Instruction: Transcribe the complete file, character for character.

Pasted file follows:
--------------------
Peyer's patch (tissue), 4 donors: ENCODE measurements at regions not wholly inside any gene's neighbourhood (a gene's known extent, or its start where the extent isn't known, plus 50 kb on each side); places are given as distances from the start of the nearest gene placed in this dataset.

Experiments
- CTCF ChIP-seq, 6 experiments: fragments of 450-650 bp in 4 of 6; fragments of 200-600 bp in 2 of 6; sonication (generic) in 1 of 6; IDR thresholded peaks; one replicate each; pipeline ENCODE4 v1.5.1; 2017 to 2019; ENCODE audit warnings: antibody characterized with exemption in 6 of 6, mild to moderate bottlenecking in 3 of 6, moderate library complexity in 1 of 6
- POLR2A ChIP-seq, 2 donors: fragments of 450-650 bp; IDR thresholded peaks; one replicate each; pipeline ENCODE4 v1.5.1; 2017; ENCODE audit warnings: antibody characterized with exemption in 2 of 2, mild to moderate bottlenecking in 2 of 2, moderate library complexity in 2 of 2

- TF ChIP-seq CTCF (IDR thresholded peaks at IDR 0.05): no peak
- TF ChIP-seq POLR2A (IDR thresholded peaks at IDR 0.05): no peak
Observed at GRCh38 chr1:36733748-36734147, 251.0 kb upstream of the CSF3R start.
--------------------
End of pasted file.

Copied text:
Peyer's patch (tissue), 4 donors: ENCODE measurements at regions not wholly inside any gene's neighbourhood (a gene's known extent, or its start where the extent isn't known, plus 50 kb on each side); places are given as distances from the start of the nearest gene placed in this dataset.

Experiments
- CTCF ChIP-seq, 6 experiments: fragments of 450-650 bp in 4 of 6; fragments of 200-600 bp in 2 of 6; sonication (generic) in 1 of 6; IDR thresholded peaks; one replicate each; pipeline ENCODE4 v1.5.1; 2017 to 2019; ENCODE audit warnings: antibody characterized with exemption in 6 of 6, mild to moderate bottlenecking in 3 of 6, moderate library complexity in 1 of 6
- POLR2A ChIP-seq, 2 donors: fragments of 450-650 bp; IDR thresholded peaks; one replicate each; pipeline ENCODE4 v1.5.1; 2017; ENCODE audit warnings: antibody characterized with exemption in 2 of 2, mild to moderate bottlenecking in 2 of 2, moderate library complexity in 2 of 2

- TF ChIP-seq CTCF (IDR thresholded peaks at IDR 0.05): no peak
- TF ChIP-seq POLR2A (IDR thresholded peaks at IDR 0.05): no peak
Observed at GRCh38 chr1:36733748-36734147, 251.0 kb upstream of the CSF3R start.